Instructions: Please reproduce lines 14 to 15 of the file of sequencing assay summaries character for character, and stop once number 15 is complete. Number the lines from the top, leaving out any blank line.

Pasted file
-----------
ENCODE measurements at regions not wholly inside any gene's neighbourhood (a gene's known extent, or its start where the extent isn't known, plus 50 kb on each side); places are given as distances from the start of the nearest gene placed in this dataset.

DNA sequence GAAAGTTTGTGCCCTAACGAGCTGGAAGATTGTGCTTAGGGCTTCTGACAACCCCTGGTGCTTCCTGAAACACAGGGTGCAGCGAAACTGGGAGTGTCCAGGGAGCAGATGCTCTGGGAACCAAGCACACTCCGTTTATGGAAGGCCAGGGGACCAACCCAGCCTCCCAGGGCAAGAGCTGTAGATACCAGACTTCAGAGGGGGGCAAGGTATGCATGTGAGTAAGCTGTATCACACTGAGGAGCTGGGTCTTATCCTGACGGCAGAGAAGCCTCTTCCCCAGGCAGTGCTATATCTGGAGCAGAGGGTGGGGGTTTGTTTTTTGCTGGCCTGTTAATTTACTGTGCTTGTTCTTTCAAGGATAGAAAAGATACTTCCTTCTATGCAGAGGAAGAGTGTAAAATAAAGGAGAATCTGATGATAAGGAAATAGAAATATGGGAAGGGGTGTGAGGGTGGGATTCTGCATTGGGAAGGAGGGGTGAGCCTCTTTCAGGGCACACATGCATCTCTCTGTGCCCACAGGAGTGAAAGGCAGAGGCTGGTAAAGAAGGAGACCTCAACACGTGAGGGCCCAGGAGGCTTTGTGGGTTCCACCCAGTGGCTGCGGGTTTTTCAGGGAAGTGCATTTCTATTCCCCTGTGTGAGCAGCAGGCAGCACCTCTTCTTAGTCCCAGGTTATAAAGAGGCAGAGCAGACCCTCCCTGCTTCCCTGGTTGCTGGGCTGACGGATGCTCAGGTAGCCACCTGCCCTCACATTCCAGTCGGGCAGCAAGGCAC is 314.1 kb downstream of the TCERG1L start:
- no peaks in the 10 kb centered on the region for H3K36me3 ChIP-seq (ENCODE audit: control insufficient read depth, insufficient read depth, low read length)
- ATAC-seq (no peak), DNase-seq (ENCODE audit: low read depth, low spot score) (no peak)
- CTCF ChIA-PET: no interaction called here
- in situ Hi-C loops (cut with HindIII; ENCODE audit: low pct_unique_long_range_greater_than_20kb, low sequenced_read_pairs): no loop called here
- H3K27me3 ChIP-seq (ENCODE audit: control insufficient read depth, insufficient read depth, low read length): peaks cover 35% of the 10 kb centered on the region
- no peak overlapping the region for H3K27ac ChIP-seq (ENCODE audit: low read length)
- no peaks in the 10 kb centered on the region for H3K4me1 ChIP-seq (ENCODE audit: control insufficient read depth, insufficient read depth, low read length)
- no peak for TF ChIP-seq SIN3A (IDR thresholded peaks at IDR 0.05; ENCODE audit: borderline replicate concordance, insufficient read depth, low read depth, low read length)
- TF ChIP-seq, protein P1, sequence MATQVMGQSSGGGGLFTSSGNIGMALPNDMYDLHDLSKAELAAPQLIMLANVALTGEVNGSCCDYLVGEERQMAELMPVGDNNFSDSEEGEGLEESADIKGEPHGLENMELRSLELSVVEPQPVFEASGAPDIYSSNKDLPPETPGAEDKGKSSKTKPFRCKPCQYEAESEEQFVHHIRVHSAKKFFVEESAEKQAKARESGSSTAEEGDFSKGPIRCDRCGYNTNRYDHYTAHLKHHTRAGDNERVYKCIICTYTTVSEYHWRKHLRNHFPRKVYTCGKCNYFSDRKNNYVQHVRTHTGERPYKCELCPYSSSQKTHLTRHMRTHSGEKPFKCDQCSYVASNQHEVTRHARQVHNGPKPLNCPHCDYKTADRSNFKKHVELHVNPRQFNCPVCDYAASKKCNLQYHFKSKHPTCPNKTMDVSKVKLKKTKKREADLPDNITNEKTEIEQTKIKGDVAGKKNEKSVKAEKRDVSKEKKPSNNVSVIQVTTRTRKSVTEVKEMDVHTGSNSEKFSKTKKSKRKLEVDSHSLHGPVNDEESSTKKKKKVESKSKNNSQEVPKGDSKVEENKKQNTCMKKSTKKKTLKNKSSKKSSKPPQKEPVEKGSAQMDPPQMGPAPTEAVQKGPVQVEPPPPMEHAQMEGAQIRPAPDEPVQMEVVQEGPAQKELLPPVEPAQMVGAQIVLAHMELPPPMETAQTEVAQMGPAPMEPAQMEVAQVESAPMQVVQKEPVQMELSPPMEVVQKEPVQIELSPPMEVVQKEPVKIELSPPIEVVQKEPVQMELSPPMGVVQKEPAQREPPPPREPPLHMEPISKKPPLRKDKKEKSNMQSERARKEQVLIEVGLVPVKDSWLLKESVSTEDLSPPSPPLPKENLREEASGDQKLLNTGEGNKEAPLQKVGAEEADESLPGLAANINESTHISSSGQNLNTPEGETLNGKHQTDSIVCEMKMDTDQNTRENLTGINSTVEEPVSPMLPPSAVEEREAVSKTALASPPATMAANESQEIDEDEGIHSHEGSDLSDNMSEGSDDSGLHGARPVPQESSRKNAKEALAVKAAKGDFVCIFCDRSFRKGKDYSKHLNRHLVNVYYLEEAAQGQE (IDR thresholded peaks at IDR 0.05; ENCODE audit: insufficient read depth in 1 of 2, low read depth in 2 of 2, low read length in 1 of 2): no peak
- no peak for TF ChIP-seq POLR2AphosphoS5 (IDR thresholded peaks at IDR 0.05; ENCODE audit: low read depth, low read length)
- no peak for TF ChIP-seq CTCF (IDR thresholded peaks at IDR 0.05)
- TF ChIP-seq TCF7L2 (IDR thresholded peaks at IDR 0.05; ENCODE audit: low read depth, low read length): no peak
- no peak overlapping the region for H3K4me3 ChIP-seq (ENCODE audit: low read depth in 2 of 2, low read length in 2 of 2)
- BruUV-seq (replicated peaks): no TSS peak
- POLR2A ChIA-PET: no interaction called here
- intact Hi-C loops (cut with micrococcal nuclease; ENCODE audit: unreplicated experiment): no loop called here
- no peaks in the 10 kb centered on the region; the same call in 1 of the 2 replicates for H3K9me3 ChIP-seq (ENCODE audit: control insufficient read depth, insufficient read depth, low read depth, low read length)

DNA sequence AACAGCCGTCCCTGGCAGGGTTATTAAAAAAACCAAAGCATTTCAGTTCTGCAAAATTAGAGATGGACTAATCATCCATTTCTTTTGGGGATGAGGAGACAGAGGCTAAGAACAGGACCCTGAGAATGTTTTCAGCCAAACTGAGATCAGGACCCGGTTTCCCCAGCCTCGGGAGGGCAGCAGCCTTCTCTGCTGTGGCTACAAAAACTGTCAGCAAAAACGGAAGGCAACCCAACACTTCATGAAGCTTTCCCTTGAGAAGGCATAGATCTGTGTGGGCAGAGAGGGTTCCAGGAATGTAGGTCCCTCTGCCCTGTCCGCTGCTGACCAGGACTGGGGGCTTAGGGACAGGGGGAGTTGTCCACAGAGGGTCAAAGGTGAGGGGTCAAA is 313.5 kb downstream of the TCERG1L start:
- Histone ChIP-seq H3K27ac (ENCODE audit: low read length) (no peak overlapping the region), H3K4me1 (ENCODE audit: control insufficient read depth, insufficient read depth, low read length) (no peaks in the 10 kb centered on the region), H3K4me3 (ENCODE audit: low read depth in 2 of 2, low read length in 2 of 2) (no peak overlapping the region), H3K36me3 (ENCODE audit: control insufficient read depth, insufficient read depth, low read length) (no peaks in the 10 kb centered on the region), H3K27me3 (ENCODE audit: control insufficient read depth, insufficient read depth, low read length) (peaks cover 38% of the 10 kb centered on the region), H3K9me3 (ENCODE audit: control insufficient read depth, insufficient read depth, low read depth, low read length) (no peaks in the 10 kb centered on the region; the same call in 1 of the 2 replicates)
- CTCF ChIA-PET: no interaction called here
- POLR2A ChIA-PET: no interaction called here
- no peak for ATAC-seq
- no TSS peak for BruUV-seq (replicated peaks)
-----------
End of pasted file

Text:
- TF ChIP-seq TCF7L2 (IDR thresholded peaks at IDR 0.05; ENCODE audit: low read depth, low read length): no peak
- no peak overlapping the region for H3K4me3 ChIP-seq (ENCODE audit: low read depth in 2 of 2, low read length in 2 of 2)